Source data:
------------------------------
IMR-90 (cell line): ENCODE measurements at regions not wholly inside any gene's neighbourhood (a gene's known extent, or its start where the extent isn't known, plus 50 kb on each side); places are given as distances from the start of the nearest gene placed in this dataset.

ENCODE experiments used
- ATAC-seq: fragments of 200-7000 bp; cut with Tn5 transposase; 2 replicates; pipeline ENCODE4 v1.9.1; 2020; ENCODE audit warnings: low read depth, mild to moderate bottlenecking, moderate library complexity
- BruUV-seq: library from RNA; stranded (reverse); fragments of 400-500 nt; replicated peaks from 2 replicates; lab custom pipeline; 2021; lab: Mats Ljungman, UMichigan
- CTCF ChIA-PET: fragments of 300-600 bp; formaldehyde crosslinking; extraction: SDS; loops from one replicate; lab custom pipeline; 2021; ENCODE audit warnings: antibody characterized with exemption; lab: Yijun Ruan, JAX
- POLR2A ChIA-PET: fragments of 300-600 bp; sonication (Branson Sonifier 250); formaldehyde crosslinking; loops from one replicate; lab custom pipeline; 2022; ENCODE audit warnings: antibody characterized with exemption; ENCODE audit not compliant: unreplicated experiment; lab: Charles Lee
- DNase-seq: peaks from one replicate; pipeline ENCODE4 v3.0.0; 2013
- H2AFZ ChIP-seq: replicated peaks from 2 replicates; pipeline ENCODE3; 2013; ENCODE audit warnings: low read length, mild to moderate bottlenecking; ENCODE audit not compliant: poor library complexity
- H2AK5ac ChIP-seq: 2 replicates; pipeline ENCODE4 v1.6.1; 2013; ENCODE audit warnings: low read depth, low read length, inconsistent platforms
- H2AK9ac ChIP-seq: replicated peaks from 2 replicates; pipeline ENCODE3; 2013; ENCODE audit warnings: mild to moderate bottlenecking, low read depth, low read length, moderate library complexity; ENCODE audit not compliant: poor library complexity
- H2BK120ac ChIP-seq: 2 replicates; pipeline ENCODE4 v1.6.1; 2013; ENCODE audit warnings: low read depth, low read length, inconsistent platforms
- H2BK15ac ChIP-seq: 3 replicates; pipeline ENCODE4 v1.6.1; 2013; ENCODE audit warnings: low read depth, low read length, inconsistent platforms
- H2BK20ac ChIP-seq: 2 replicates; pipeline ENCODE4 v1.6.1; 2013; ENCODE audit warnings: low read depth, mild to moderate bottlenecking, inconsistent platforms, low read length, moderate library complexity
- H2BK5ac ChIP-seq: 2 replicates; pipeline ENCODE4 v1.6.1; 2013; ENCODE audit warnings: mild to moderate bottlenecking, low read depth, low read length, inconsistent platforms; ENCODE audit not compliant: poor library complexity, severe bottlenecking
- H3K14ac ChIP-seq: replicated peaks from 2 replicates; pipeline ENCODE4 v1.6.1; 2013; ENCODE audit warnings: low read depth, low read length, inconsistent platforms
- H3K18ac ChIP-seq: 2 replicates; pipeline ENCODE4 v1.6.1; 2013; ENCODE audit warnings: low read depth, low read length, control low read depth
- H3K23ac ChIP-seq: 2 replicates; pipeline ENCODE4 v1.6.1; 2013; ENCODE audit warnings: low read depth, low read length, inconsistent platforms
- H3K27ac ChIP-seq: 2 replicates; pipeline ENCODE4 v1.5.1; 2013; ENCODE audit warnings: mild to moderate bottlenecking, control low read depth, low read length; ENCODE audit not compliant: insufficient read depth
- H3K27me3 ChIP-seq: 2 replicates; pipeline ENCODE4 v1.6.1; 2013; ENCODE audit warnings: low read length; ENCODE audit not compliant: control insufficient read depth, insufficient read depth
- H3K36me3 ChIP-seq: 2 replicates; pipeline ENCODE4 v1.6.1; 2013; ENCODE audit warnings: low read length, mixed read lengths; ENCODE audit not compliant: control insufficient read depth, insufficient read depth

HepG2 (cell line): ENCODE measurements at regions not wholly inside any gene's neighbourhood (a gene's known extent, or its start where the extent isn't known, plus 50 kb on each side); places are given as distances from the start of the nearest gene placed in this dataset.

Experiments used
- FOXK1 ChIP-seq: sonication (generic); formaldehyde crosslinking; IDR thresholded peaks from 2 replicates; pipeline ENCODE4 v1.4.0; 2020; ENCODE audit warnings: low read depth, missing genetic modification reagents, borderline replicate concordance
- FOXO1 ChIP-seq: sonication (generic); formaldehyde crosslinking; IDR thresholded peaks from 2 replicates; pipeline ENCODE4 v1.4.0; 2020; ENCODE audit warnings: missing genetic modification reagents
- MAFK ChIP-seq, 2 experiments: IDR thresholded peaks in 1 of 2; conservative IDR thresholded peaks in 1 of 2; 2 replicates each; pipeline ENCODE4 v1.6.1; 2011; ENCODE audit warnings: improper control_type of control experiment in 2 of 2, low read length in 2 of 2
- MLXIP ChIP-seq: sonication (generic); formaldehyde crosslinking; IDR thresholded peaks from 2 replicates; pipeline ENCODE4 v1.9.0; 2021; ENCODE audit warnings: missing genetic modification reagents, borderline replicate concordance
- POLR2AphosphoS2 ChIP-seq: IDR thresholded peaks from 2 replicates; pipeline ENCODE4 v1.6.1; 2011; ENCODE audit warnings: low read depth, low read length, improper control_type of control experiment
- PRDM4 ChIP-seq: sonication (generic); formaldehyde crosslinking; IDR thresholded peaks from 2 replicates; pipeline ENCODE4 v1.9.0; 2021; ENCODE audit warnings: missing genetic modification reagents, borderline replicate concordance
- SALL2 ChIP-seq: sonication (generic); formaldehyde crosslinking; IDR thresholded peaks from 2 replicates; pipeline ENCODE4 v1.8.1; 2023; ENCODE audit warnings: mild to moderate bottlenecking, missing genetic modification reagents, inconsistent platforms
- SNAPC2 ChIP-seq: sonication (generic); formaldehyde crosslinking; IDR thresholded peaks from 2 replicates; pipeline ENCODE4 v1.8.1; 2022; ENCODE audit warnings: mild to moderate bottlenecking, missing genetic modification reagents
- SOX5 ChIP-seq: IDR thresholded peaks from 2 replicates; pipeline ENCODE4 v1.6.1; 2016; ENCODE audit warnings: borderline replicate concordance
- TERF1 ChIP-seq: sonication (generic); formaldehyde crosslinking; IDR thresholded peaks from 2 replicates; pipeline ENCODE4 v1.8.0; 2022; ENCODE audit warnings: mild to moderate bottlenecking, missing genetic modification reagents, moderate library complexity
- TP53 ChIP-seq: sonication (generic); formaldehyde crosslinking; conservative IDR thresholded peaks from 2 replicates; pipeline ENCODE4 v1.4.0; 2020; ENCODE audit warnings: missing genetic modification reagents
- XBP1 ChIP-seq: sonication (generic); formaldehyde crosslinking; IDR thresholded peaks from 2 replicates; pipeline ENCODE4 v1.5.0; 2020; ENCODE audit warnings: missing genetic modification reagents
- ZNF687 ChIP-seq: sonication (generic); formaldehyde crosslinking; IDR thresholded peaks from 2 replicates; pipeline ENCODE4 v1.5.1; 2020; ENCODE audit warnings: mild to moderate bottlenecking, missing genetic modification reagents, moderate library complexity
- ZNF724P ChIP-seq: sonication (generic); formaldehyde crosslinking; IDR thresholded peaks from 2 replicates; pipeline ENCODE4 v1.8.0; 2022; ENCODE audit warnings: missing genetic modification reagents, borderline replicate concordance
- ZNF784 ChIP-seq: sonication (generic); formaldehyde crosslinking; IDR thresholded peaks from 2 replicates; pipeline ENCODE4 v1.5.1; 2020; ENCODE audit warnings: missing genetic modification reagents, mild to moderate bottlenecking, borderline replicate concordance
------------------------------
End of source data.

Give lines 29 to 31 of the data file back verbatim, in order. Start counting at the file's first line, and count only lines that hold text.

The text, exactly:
- SALL2 ChIP-seq: sonication (generic); formaldehyde crosslinking; IDR thresholded peaks from 2 replicates; pipeline ENCODE4 v1.8.1; 2023; ENCODE audit warnings: mild to moderate bottlenecking, missing genetic modification reagents, inconsistent platforms
- SNAPC2 ChIP-seq: sonication (generic); formaldehyde crosslinking; IDR thresholded peaks from 2 replicates; pipeline ENCODE4 v1.8.1; 2022; ENCODE audit warnings: mild to moderate bottlenecking, missing genetic modification reagents
- SOX5 ChIP-seq: IDR thresholded peaks from 2 replicates; pipeline ENCODE4 v1.6.1; 2016; ENCODE audit warnings: borderline replicate concordance